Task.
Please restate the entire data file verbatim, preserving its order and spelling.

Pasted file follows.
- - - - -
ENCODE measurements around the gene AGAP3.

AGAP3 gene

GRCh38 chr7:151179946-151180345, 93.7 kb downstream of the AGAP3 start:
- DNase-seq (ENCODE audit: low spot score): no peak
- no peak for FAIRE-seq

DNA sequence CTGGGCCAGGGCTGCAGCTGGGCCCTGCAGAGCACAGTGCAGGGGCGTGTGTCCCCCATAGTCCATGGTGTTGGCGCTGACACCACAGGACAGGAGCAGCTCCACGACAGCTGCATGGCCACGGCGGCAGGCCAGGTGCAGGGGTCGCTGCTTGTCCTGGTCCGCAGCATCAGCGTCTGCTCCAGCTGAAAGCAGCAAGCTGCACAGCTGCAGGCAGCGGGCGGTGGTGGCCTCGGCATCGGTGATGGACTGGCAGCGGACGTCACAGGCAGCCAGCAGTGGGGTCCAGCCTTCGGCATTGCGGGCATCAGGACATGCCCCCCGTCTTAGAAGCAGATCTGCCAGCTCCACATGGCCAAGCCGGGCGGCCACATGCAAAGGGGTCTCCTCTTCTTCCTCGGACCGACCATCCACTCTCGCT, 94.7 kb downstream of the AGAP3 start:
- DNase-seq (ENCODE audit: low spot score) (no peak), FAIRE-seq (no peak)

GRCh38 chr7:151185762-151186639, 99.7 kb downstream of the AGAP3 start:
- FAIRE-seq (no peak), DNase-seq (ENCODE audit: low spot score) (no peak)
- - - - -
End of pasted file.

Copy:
ENCODE measurements around the gene AGAP3.

AGAP3 gene

GRCh38 chr7:151179946-151180345, 93.7 kb downstream of the AGAP3 start:
- DNase-seq (ENCODE audit: low spot score): no peak
- no peak for FAIRE-seq

DNA sequence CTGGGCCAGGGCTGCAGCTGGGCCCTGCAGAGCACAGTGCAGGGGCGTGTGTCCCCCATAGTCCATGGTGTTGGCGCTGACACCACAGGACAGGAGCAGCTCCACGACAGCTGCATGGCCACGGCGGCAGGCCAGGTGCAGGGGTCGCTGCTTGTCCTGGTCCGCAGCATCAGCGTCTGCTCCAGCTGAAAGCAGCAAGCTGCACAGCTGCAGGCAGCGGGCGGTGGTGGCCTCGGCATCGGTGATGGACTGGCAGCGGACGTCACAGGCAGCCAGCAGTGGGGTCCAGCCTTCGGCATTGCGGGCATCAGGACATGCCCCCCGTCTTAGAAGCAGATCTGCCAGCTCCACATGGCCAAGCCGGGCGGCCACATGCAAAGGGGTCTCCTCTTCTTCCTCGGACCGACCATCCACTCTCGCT, 94.7 kb downstream of the AGAP3 start:
- DNase-seq (ENCODE audit: low spot score) (no peak), FAIRE-seq (no peak)

GRCh38 chr7:151185762-151186639, 99.7 kb downstream of the AGAP3 start:
- FAIRE-seq (no peak), DNase-seq (ENCODE audit: low spot score) (no peak)